[Show abstract][Hide abstract] ABSTRACT: To assess the usefulness of 4-hydroperoxycyclophosphamide (4-HC) and Etoposide (VP-16) as a purging agent for myeloma cells in bone marrow ex-vivo, myeloma cell lines (SK-RCS-1, RPMI-8226), lymphoma cell line (SK-DHL-2) and normal bone marrow (BM) cells were treated at different concentrations of 4-HC, VP-16. In separate experiments, LAK cells or antibodies were also used to treat the above cell lines. Clonogenic tumor cells from all three cell lines could be reduced by more than 4 logs, when treated alone or as a mixture with irradiated normal bone marrow cells at a 4-HC concentration of 60 μmol/l. Under similar conditions, approximately 1% of normal BM myeloid progenitor granulocyte-macrophage colony forming cells (CFU-GM) survived. The results with LAK cells and antibodies were also encouraging. These observations support the use of various purging methods for myeloma cells for autologous bone marrow transplantation.
European Journal Of Haematology 04/2009; 43(S51):164 - 172. · 2.55 Impact Factor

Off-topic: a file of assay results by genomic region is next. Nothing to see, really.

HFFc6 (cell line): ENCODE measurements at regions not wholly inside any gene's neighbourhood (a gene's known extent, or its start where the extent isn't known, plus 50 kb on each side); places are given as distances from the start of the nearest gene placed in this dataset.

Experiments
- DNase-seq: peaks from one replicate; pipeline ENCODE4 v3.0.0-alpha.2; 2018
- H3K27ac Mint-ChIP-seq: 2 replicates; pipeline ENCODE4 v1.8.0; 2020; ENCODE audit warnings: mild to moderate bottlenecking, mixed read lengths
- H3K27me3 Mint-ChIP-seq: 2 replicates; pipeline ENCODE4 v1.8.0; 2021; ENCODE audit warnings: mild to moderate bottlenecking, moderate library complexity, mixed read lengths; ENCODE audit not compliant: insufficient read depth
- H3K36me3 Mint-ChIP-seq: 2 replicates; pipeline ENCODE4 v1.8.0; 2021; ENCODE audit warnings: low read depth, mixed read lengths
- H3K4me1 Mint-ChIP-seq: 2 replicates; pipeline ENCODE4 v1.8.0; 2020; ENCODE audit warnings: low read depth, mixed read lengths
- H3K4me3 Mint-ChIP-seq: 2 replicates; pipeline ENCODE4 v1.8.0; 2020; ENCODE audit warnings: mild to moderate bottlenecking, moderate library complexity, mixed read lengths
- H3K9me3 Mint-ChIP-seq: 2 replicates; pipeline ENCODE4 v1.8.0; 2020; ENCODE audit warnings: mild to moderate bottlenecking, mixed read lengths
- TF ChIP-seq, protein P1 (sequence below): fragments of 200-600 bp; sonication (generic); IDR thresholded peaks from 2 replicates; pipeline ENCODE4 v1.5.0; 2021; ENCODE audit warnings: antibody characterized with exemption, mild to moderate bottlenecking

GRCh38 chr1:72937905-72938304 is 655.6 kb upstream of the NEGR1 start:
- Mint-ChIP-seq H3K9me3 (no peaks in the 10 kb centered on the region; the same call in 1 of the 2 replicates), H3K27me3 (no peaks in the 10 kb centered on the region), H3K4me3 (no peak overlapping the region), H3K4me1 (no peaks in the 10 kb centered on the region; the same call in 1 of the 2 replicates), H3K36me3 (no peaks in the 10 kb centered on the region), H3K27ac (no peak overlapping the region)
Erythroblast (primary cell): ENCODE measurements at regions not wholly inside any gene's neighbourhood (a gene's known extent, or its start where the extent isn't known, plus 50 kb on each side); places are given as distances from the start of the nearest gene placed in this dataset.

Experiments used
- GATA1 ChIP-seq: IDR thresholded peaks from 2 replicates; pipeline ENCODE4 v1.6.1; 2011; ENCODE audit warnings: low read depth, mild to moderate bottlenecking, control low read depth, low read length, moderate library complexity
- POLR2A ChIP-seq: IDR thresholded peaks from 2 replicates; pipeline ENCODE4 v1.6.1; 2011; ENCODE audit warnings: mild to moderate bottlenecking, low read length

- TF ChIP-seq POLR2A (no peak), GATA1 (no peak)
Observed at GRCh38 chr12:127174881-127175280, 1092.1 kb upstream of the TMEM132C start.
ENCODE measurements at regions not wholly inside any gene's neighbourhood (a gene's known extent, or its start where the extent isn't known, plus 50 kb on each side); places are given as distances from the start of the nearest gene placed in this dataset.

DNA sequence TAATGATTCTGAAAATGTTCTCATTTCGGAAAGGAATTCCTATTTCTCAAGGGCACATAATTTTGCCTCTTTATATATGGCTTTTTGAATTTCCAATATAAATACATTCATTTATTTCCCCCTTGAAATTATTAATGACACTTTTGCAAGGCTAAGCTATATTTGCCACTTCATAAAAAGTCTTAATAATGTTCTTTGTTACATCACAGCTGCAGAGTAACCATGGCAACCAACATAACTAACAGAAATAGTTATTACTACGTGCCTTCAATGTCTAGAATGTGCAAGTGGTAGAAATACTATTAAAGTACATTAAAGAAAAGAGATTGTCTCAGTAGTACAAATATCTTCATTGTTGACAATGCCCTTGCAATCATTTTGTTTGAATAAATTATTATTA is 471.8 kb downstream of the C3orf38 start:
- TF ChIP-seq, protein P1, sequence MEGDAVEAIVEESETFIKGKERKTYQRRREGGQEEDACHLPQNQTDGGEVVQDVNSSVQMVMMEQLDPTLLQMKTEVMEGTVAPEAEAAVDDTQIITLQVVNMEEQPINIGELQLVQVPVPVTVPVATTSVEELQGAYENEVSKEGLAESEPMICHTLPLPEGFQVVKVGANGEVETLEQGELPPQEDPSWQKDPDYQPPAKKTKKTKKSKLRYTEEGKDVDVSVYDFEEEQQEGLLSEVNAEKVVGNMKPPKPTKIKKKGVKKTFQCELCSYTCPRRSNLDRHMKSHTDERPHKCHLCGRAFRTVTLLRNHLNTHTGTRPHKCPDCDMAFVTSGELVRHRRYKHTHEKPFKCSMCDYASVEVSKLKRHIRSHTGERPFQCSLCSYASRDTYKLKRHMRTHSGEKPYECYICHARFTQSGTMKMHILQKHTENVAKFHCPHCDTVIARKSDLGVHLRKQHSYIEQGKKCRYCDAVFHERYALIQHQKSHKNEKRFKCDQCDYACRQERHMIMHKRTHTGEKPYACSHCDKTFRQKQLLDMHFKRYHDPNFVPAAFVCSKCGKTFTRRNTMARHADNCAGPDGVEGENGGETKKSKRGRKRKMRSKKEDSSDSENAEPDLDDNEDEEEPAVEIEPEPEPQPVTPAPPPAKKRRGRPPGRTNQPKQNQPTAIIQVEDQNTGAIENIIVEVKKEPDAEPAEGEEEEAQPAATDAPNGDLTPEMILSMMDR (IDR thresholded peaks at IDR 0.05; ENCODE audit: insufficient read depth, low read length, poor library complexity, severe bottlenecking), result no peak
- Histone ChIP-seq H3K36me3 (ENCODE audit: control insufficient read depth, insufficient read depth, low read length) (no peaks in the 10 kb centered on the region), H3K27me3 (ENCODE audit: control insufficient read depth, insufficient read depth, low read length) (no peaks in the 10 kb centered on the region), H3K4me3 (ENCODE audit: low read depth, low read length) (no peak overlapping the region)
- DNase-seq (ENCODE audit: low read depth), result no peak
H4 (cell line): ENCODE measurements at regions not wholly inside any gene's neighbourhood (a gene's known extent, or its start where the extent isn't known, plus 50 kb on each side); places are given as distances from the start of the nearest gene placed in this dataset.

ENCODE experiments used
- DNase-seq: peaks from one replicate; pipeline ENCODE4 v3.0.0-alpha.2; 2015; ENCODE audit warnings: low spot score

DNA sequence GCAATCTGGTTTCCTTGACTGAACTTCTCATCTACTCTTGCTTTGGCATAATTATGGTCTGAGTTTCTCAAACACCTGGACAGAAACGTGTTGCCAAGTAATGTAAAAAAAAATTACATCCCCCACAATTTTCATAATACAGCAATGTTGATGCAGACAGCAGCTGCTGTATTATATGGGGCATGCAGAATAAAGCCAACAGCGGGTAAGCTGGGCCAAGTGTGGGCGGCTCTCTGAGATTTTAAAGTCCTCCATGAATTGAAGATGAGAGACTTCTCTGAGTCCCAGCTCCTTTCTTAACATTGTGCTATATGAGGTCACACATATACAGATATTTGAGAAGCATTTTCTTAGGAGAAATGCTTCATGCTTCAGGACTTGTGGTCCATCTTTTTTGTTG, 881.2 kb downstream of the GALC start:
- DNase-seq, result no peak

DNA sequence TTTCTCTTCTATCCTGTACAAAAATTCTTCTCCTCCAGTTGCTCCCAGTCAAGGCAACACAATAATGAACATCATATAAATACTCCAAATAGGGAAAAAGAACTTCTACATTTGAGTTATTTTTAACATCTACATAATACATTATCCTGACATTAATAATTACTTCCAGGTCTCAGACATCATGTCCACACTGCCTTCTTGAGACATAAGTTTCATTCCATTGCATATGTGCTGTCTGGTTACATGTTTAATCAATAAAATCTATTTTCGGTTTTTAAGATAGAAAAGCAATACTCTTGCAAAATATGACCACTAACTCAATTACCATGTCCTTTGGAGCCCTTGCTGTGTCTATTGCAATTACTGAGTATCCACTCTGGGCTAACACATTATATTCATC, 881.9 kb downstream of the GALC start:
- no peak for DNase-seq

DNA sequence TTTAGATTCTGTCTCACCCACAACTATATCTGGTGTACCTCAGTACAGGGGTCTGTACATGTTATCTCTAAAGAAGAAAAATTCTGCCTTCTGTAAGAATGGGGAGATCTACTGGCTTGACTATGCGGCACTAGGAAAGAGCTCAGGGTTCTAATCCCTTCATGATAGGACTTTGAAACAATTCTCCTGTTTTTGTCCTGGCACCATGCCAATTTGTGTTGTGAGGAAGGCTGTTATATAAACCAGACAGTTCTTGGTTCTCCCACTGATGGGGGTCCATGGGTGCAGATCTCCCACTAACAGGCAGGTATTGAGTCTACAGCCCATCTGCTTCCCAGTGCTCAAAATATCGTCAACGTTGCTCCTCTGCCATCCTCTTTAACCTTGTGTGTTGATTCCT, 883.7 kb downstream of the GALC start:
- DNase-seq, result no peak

[Show abstract][Hide abstract] ABSTRACT: Regulated phosphorylation by protein tyrosine kinases (PTKs), such as c-Abl, is critical to cellular homeostasis. In turn, once deregulated as in the chronic myeloid leukemia (CML) fusion protein Bcr-Abl, PTKs can promote cancer onset and progression. The dramatic success of the Bcr-Abl inhibitor imatinib as therapy for CML has inspired interest in other PTKs as targets for cancer drug discovery. Here we report a novel PTK activity and inhibition screening method using hydrogel-immobilized peptide substrates. Using acrylate crosslinkers, we tether peptides via terminal cysteines to thiol-presenting hydrogels in 96-well plates. These surfaces display low background and high reproducibility, allowing semiquantitative detection of peptide phosphorylation by recombinant c-Abl or by Bcr-Abl activity in cell extracts using traditional anti-phosphotyrosine immunodetection and chemifluorescence. The capabilities of this assay are demonstrated by performing model screens for inhibition with several commercially available PTK inhibitors and a collection of pyridopyrimidine Src/Abl dual inhibitors. This assay provides a practical method to measure the activity of a single kinase present in a whole cell lysate with high sensitivity and specificity as a valuable means for efficient small molecule screening.